We could communicate with it by calling freshly built PeopleApi instance methods, as in the code snippet below.:

final Person person = api.addPerson(
        new Person()

It is really cool, if we rewind it back a bit, we actually did nothing. Everything is given to us for free with only web API specification available! But let us not stop here and remind ourselves that using Java interfaces will not eliminate the reality that we are dealing with remote systems. And things are going to fail here, sooner or later, no doubts.

Not so long ago we have learned about circuit breakers and how useful they are when properly applied in the context of distributed systems. It would be really awesome to somehow introduce this feature into our OpenFeign-based client. Please welcome another member of the family, HystrixFeign builder, the seamless integration with Hytrix library:

final PeopleApi api = HystrixFeign
    .client(new OkHttpClient())
    .encoder(new JacksonEncoder())
    .decoder(new JacksonDecoder())
    .options(new Request.Options(1000, 2000))
    .target(PeopleApi.class, "http://localhost:8080/");

The only thing we need to do is just to add these two dependencies (strictly speaking hystrix-core is not really needed if you do not mind to stay on older version) to consumer’s pom.xml file.



Arguably, this is one of the best examples of how easy and straightforward integration could be. But even that is not the end of the story. Observability in the distributed systems is as important as never and as we have learned a while ago, distributed tracing is tremendously useful in helping us out here. And again, OpenFeign has support for it right out of the box, let us take a look.

OpenFeign fully integrates with OpenTracing-compatible tracer. The Jaeger tracer is one of those, which among other things has really nice web UI front-end to explore traces and dependencies. Let us run it first, luckily it is fully Docker-ized.

docker run -d -e \
    -p 5775:5775/udp \
    -p 6831:6831/udp \
    -p 6832:6832/udp \
    -p 5778:5778 \
    -p 16686:16686 \
    -p 14268:14268 \
    -p 9411:9411 \

A couple of additional dependencies have to be introduced in order to OpenFeign client to be aware of the OpenTracing capabilities.



From the Feign builder side, the only change (besides the introduction of the tracer instance) is to wrap up the client into TracingClient, like the snippet below demonstrates:

final Tracer tracer = new Configuration("consumer-openapi")
        new SamplerConfiguration()
            .withParam(new Float(1.0f)))
        new ReporterConfiguration()
                new SenderConfiguration()
final PeopleApi api = Feign
    .client(new TracingClient(new OkHttpClient(), tracer))
    .encoder(new JacksonEncoder())
    .decoder(new JacksonDecoder())
    .options(new Request.Options(1000, 2000))
    .target(PeopleApi.class, "http://localhost:8080/");

On the server-side we also need to integrate with OpenTracing as well. The Apache CXF has first-class support for it, bundled into cxf-integration-tracing-opentracing module. Let us include it as the dependency, this time to server’s pom.xml.


Depending on the way your configure your applications, there should be an instance of the tracer available which should be passed later on to the OpenTracingFeature, for example.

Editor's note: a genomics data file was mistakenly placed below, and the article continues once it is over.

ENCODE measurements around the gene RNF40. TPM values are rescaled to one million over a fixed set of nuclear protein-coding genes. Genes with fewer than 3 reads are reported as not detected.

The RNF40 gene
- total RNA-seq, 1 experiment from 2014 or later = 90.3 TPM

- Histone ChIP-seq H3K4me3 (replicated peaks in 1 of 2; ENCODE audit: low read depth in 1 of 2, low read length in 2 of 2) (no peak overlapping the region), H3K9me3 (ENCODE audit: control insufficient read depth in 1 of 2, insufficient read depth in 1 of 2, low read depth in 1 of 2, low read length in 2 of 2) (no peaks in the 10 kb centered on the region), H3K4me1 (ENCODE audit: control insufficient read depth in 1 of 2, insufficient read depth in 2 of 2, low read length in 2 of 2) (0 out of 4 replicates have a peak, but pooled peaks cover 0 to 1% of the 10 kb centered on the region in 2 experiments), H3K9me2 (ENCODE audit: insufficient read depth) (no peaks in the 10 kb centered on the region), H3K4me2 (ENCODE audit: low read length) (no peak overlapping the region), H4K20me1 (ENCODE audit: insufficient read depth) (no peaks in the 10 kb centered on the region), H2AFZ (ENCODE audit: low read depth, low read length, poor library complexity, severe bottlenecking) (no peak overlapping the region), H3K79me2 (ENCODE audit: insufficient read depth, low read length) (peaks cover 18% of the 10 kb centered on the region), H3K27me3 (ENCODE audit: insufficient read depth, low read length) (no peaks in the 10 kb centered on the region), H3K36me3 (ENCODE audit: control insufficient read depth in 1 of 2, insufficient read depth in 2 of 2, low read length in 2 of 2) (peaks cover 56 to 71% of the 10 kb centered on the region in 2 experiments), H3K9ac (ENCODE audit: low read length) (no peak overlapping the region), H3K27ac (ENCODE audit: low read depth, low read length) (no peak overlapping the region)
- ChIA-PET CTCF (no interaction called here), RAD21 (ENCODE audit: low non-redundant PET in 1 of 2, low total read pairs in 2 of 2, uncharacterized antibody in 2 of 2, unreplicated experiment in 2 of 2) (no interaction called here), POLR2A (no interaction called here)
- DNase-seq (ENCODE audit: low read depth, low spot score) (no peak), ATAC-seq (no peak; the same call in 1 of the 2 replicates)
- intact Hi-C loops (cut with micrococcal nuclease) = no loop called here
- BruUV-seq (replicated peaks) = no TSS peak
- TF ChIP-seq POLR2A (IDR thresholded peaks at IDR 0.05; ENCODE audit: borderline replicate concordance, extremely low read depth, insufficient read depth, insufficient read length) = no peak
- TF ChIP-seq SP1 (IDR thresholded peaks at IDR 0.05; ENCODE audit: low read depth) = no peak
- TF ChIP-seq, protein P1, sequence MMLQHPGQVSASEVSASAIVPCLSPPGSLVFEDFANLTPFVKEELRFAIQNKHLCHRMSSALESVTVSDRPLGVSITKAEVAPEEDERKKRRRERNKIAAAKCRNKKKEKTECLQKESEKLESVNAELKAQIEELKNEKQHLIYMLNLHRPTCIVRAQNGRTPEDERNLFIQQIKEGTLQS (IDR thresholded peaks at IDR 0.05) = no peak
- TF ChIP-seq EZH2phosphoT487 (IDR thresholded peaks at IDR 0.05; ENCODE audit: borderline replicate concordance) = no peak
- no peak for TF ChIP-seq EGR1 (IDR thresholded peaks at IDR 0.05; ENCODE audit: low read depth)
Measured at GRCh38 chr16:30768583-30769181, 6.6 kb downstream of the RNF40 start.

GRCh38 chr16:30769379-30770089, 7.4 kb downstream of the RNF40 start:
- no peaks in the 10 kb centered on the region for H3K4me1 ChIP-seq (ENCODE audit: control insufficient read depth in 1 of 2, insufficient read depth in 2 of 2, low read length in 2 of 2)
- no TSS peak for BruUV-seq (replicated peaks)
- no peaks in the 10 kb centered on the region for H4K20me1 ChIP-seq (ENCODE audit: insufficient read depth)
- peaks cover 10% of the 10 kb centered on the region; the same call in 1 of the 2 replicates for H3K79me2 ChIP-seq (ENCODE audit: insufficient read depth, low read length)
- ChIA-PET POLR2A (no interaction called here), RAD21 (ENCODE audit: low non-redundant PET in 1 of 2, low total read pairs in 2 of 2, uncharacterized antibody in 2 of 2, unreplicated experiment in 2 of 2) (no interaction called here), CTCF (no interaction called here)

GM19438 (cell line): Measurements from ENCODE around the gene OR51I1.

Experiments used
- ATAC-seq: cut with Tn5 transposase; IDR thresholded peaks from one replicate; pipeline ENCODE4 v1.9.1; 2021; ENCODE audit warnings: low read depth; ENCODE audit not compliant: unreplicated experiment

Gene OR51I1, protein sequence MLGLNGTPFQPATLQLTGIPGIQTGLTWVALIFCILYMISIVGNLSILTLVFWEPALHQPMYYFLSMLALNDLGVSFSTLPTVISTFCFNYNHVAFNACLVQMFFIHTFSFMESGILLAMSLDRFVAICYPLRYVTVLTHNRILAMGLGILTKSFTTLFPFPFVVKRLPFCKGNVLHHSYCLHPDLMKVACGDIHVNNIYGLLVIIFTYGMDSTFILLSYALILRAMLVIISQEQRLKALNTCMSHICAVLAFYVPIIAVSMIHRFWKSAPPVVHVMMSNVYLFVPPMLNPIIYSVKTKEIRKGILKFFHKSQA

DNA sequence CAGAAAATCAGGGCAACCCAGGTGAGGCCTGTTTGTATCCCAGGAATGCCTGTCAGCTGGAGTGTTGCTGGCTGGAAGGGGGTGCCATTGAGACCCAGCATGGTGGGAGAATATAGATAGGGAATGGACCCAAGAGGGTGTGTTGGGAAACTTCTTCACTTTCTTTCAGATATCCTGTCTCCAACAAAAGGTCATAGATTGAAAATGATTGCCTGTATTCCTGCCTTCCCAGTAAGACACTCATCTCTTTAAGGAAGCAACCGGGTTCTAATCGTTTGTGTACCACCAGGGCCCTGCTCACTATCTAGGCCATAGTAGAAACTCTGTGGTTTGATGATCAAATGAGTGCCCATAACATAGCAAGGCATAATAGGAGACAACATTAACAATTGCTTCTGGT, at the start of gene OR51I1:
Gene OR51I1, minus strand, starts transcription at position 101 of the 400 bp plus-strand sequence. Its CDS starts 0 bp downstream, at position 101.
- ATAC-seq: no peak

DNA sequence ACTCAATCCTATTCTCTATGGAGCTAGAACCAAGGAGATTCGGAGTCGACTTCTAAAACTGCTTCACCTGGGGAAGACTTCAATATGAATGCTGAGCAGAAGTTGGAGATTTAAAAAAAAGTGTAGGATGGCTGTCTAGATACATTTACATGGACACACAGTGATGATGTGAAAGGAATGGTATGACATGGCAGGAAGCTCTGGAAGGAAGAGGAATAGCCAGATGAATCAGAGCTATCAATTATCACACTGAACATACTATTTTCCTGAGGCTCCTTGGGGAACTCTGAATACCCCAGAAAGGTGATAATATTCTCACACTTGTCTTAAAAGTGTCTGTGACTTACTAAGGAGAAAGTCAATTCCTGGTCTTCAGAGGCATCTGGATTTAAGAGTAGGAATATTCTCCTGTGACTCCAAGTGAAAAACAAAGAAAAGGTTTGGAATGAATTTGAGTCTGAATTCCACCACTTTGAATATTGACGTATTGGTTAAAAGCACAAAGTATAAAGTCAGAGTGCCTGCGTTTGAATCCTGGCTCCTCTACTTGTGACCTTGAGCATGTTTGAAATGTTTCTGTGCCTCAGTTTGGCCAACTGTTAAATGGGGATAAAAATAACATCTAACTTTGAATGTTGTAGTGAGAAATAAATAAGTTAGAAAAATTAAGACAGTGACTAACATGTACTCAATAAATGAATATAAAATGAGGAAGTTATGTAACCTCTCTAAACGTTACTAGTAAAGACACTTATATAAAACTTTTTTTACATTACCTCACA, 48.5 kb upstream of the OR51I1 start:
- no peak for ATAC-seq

// Create tracer
final Tracer tracer = new Configuration(
        new SamplerConfiguration(ConstSampler.TYPE, 1),
        new ReporterConfiguration(new HttpSender("http://localhost:14268/api/traces"))

// Include OpenTracingFeature feature
final JAXRSServerFactoryBean factory = new JAXRSServerFactoryBean();
factory.setProvider(new OpenTracingFeature(tracer()));

From now on, the invocation of the any people management API endpoint through generated OpenFeign client will be fully traceable in the Jaeger web UI, available at http://localhost:16686/search (assuming your Docker host is localhost).

client libraries consumer openapi

Our scenario is pretty simple but imagine the real applications where dozen of external service calls could happen while the single request travels through the system. Without distributed tracing in place, every issue has a chance to turn into a mystery.

As a side note, if you look closer to the trace from the picture, you may notice that server and consumer use different versions of the Jaeger API. This is not a mistake since the latest released version of Apache CXF is using older OpenTracing API version (and as such, older Jaeger client API) but it does not prevent things to work as expected.

With that, it is time to wrap up. Hopefully, the benefits of contract-based (or even better, contract-first) development in the world of RESTful web services and APIs become more and more apparent: generation of the smart clients, consumer-driven contract test, discoverability and rich documentation are just a few to mention. Please make use of it!

The complete project sources are available on Github.

Published on Java Code Geeks with permission by Andrey Redko, partner at our JCG program. See the original article here: In the shoes of the consumer: do you really need to provide the client libraries for your APIs?

Opinions expressed by Java Code Geeks contributors are their own.

Andrey Redko

Andriy is a well-grounded software developer with more then 12 years of practical experience using Java/EE, C#/.NET, C++, Groovy, Ruby, functional programming (Scala), databases (MySQL, PostgreSQL, Oracle) and NoSQL solutions (MongoDB, Redis).